And because it can’t all be gain, a couple of show cancellations also came through yesterday – those with tickets for either Foxygen at The Hoxton on October 1 or How To Dress Well at The Garrison on November 2 should seek refunds at the point of purchase. Perhaps as an apology, Foxygen also released a new video for the title track of We Are The 21st Century Ambassadors Of Peace And Magic; How To Dress Well, on the other hand, offer nothing – not even advice on how to dress well.

Video: Foxygen – “We Are the 21st Century Ambassadors of Peace & Magic”

Wednesday, July 3rd, 2013

Sacrilege

Yeah Yeah Yeahs at Echo Beach in Toronto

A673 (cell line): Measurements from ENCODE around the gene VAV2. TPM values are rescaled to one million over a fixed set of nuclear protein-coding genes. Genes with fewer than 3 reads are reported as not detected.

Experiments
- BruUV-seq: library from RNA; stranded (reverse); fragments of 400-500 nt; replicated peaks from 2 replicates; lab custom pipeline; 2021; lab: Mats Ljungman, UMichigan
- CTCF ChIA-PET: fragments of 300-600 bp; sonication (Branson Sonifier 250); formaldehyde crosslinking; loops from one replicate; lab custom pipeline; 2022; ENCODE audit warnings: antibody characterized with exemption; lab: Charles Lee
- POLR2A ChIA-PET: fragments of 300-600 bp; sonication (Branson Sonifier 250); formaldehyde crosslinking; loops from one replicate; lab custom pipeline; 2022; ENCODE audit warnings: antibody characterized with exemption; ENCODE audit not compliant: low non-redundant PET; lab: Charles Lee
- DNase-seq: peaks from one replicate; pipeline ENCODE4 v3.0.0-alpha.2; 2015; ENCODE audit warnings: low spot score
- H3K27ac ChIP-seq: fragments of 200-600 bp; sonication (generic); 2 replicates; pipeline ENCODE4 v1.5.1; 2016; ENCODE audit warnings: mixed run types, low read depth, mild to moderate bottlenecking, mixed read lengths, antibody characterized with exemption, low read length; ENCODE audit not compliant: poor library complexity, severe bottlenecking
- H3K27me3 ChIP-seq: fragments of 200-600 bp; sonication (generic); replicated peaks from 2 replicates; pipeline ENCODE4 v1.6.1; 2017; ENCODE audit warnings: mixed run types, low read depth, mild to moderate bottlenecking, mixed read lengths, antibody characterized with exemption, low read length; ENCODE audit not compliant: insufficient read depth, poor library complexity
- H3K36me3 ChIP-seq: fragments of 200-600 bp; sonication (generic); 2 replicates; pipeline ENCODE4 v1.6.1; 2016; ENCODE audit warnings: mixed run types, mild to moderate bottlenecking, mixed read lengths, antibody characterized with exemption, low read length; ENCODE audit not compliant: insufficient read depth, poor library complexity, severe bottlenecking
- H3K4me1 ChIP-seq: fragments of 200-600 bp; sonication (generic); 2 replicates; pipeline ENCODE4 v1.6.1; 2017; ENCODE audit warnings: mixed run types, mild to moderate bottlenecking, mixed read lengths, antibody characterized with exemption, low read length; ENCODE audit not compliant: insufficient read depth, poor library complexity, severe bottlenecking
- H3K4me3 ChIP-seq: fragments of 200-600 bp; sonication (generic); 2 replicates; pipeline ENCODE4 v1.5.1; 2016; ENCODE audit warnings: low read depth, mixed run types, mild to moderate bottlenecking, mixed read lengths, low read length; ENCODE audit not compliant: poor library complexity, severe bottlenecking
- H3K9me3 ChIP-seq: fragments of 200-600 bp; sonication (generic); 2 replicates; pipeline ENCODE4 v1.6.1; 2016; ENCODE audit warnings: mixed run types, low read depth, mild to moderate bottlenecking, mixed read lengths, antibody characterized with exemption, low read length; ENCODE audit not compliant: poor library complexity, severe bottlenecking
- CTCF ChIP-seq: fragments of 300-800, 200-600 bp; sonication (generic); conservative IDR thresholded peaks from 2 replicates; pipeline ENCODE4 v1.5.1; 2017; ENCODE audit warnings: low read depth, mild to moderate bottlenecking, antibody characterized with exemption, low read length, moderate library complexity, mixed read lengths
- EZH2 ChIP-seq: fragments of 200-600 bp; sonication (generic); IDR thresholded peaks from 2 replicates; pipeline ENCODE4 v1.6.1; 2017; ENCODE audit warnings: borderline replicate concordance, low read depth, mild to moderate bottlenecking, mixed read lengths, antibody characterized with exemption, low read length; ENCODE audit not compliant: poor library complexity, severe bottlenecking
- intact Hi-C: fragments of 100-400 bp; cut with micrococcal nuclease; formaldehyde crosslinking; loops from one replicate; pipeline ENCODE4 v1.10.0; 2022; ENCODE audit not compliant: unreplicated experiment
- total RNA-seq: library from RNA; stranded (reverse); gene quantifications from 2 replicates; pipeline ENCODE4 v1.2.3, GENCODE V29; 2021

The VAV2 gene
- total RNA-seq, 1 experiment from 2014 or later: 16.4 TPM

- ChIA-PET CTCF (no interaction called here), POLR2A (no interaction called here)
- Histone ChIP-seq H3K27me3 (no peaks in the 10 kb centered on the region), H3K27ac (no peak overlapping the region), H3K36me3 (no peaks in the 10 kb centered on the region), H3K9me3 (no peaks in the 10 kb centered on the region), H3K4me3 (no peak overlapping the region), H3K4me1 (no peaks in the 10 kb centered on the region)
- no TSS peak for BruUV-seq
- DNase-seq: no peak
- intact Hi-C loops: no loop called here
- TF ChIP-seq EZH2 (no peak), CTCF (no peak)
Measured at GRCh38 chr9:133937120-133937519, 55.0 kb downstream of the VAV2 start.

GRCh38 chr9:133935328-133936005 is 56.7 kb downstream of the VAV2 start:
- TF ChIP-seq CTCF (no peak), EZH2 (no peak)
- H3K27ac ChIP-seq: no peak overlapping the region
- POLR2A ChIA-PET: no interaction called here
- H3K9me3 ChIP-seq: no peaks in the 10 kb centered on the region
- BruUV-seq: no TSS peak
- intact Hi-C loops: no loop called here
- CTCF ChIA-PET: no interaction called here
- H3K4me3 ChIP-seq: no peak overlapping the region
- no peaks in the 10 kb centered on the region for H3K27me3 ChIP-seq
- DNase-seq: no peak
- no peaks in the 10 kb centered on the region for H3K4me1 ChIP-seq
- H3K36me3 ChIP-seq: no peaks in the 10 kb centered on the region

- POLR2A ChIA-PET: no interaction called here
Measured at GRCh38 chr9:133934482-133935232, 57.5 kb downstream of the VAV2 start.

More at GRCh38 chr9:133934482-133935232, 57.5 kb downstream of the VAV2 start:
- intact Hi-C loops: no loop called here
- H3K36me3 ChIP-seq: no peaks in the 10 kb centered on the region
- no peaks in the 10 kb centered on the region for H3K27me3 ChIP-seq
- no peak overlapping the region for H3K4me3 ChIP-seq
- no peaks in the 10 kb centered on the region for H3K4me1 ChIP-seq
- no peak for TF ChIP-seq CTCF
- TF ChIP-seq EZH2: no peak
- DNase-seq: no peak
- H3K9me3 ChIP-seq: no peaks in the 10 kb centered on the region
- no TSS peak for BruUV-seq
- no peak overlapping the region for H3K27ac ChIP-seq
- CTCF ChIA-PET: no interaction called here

Photo By Frank YangFrank YangIt’s just about scientific fact that the Yeah Yeah Yeahs don’t put on a bad show. The New York punk rock/New Wave trio have built and cemented this reputation since their inception in 2000, and though I missed their earliest visits to Toronto, I can testify to the spectacularness of their last two visits – an undersized semi-private TIFF party at the Berkeley Church in September 2007 circa their Is Is EP and their two-night stand at The Kool Haus in support of It’s Blitz! in August 2009. And so while their fourth long-player Mosquito is a relative disappointment – the high points are decent and the rest largely forgettable – their show at Echo Beach on Monday night behind it was plenty of reason to get excited, even if the long weekend timing meant that Echo Beach wasn’t even half full to greet them.